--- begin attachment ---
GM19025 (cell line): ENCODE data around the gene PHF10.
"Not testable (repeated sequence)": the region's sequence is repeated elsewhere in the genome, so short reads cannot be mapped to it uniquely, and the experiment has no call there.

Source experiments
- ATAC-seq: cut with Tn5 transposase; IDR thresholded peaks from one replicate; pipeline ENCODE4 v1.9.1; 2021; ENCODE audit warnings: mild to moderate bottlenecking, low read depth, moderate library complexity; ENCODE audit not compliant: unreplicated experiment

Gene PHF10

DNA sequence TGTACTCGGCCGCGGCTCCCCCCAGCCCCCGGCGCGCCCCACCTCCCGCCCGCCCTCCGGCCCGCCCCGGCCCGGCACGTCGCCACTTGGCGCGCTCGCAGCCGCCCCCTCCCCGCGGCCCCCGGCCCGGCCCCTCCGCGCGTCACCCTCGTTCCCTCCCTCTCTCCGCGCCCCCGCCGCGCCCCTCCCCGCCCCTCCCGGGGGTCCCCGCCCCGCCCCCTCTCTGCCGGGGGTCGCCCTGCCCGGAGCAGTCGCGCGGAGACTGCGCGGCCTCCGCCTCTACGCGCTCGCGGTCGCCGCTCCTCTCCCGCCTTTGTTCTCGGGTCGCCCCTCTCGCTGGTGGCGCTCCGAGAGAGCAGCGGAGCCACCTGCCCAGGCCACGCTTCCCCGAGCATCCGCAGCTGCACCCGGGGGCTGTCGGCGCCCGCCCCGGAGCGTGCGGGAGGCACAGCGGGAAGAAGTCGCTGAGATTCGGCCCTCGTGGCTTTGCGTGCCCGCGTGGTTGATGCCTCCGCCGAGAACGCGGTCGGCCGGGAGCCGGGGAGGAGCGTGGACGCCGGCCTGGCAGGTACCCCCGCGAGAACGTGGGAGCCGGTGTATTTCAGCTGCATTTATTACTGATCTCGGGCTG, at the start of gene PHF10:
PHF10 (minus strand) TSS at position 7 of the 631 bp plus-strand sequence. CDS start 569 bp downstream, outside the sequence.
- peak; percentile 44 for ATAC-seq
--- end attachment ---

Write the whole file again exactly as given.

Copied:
GM19025 (cell line): ENCODE data around the gene PHF10.
"Not testable (repeated sequence)": the region's sequence is repeated elsewhere in the genome, so short reads cannot be mapped to it uniquely, and the experiment has no call there.

Source experiments
- ATAC-seq: cut with Tn5 transposase; IDR thresholded peaks from one replicate; pipeline ENCODE4 v1.9.1; 2021; ENCODE audit warnings: mild to moderate bottlenecking, low read depth, moderate library complexity; ENCODE audit not compliant: unreplicated experiment

Gene PHF10

DNA sequence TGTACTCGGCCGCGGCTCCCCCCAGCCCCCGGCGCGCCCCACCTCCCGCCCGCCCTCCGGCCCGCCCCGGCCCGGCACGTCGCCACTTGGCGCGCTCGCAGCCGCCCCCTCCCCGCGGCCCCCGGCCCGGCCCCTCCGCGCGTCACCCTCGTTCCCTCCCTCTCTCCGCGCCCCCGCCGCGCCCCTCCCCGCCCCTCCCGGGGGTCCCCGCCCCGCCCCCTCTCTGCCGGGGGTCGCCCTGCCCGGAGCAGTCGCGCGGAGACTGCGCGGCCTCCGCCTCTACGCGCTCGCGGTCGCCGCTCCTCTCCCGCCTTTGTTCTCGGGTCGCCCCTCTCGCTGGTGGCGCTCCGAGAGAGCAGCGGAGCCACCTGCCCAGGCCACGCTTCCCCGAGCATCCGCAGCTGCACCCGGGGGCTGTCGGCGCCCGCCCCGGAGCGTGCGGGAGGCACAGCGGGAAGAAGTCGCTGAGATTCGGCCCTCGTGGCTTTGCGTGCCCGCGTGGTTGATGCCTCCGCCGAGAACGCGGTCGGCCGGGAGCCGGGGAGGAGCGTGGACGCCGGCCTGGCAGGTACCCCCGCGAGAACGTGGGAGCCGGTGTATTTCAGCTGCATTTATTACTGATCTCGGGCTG, at the start of gene PHF10:
PHF10 (minus strand) TSS at position 7 of the 631 bp plus-strand sequence. CDS start 569 bp downstream, outside the sequence.
- peak; percentile 44 for ATAC-seq